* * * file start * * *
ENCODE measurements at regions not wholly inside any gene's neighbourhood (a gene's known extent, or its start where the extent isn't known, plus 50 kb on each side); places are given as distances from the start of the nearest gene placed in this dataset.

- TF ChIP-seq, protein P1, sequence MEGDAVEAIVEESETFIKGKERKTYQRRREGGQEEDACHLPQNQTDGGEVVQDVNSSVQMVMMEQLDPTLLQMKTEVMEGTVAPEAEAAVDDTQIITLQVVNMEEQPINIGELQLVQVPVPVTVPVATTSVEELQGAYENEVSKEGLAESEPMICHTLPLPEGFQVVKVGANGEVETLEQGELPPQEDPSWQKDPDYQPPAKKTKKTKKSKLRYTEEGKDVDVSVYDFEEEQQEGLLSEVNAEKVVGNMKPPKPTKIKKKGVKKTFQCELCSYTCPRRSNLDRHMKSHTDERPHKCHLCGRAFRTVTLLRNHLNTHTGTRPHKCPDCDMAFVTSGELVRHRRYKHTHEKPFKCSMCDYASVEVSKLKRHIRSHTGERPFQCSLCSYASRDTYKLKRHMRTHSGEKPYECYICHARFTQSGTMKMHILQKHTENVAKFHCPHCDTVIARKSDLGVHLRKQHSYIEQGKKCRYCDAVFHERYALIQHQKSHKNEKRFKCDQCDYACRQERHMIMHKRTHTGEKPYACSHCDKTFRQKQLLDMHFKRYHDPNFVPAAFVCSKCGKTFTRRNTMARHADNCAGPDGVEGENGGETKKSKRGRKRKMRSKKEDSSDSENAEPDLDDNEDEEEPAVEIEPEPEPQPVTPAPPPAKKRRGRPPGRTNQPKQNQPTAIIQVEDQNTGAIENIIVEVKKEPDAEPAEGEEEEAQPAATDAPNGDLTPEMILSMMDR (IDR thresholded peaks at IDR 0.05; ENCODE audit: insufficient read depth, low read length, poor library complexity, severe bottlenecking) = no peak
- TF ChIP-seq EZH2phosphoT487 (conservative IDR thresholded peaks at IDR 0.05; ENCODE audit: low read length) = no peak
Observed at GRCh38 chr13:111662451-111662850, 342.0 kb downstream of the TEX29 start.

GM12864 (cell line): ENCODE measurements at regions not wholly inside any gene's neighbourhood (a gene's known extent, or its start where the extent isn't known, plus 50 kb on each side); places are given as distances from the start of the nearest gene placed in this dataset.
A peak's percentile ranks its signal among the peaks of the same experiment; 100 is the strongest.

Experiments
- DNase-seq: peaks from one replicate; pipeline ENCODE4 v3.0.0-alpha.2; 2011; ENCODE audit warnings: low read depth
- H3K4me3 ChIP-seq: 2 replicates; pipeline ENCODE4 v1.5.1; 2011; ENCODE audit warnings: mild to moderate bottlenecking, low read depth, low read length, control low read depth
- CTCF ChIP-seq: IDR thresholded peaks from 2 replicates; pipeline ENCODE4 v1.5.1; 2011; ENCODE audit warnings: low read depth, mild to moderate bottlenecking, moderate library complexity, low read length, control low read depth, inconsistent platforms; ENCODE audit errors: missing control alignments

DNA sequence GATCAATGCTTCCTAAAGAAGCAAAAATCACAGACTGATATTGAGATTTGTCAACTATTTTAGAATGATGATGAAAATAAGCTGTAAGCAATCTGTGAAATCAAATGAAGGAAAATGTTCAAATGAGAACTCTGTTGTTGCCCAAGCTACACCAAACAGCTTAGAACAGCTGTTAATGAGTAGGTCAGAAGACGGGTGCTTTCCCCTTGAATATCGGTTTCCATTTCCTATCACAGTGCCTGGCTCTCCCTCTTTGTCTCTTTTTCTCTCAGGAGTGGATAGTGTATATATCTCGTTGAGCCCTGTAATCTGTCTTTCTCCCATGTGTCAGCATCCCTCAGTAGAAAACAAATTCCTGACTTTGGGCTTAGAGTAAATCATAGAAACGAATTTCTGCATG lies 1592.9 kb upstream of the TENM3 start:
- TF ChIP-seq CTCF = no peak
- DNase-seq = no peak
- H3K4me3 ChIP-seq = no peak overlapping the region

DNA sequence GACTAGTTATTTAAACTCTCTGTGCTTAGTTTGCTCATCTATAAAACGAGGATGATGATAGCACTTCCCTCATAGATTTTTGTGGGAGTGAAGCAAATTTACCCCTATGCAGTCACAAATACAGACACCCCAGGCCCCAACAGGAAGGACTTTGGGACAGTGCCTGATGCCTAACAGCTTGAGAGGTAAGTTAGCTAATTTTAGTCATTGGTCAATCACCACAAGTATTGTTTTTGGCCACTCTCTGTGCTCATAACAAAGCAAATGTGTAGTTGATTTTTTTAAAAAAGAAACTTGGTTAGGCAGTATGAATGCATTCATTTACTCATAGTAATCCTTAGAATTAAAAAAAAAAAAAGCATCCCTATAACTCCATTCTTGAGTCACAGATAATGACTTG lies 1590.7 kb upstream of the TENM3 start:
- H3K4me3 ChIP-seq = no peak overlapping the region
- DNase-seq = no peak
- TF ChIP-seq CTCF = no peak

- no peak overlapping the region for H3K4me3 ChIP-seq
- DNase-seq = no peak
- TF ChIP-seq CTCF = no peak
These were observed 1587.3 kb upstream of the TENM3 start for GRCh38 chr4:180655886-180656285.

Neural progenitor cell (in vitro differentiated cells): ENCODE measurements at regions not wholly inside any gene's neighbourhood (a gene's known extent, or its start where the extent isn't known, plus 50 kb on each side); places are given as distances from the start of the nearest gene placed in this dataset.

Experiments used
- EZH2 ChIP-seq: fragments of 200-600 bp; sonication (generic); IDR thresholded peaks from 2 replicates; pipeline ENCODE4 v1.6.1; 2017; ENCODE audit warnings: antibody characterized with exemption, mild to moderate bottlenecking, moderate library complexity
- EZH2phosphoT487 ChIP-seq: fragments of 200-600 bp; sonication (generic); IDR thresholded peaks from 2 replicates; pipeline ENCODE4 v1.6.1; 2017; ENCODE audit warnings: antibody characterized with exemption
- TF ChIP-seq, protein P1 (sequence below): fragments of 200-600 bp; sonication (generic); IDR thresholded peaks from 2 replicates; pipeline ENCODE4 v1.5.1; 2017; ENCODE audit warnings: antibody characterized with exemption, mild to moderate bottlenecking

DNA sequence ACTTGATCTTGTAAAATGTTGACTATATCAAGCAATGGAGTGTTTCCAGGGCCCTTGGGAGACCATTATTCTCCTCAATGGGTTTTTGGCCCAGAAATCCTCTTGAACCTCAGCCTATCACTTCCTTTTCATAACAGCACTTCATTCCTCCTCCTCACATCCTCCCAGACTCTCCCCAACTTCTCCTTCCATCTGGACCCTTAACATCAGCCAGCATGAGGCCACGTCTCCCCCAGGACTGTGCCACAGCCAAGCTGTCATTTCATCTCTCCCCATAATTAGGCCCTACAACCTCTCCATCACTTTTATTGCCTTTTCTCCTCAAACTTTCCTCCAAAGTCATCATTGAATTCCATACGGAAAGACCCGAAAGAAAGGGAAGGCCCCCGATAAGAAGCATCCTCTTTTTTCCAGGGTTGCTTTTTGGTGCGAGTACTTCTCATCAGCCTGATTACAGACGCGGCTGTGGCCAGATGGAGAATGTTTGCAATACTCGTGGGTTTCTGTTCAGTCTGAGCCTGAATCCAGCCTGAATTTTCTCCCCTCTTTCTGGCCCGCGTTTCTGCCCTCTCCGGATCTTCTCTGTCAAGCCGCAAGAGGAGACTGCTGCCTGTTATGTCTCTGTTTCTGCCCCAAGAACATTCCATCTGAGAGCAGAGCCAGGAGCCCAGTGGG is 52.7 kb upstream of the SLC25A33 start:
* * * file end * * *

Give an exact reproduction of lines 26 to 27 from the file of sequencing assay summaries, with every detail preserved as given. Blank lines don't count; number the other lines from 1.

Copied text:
- EZH2phosphoT487 ChIP-seq: fragments of 200-600 bp; sonication (generic); IDR thresholded peaks from 2 replicates; pipeline ENCODE4 v1.6.1; 2017; ENCODE audit warnings: antibody characterized with exemption
- TF ChIP-seq, protein P1 (sequence below): fragments of 200-600 bp; sonication (generic); IDR thresholded peaks from 2 replicates; pipeline ENCODE4 v1.5.1; 2017; ENCODE audit warnings: antibody characterized with exemption, mild to moderate bottlenecking